"Freight Victoria will take the lead in driving and coordinating the delivery of the Victorian Freight Plan, providing a central point of contact and consultation with the private sector," the government says.

"It will be supported by a panel of industry representatives."

The report outlines five priority areas the government plans to tackle:

  • manage existing and proposed freight corridors and places in conjunction with urban form changes
  • reduce the impact of congestion on supply chain costs and communities
  • better use of our rail freight assets
  • plan for future port capacity
  • stay ahead of the technology curve

Inland terminals

Actions as a result will entail a review and updating of the Principal Freight Network (PFN) given the pressure from non-freight developments on freight infrastructure and services.

This means moves to deliver the Western Interstate Freight Terminal (WIFT) in 5-10 years and the Beveridge Interstate Freight Terminal (BIFT) in later years.

For trucking, beyond major road infrastructure projects such as the West Gate Tunnel and North East Link, continuing attention will be paid to expanding the High Productivity Freight Vehicle (HPFV) network in the PFN, "principally by strengthening and upgrading bridges and intersections on regional and metropolitan road networks.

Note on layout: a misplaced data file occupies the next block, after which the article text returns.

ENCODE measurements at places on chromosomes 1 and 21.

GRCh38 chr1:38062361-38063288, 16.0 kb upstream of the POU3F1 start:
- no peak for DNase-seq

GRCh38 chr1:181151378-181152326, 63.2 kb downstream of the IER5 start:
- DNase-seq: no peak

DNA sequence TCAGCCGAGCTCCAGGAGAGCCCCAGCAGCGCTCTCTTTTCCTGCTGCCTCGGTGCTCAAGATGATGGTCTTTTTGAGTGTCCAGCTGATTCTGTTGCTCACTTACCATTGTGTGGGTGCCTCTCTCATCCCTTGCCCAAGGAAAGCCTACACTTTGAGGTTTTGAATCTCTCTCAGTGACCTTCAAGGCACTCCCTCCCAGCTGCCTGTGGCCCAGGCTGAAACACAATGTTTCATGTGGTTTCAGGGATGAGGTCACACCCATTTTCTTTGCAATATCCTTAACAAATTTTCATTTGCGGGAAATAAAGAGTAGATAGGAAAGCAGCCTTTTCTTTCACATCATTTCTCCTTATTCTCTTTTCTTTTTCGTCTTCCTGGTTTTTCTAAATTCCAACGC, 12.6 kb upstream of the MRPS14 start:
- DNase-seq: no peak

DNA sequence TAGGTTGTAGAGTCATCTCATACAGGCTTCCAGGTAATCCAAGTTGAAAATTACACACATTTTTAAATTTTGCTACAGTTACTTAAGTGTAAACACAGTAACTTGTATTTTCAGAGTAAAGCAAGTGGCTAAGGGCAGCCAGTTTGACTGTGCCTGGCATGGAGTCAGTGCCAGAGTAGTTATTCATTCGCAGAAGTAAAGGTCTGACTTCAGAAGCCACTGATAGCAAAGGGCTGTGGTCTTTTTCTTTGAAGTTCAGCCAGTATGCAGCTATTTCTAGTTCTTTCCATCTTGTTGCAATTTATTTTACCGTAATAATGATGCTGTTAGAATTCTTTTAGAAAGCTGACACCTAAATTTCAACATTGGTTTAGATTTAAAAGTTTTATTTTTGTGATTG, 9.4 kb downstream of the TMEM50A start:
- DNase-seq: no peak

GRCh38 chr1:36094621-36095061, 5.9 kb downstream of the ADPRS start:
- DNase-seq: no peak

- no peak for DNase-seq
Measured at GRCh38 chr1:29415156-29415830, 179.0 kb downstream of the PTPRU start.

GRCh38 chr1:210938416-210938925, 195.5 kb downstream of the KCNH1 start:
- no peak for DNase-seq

Read about Victoria's HPFV network progress here


There will also be consideration of rail in the freight task when assessing the requirements for upgrading the HPFV network, while Identifying uses of on-board mass monitoring systems to improve heavy vehicle access to restricted infrastructure.

In the next five years, the state government hopes to streamline heavy vehicle permit applications to reduce the average number of days taken to approve permits in Victoria to less than five days.

With a steady roar of concern about the need for road pricing, it confirms it will look to conduct a national heavy vehicle charging pilot.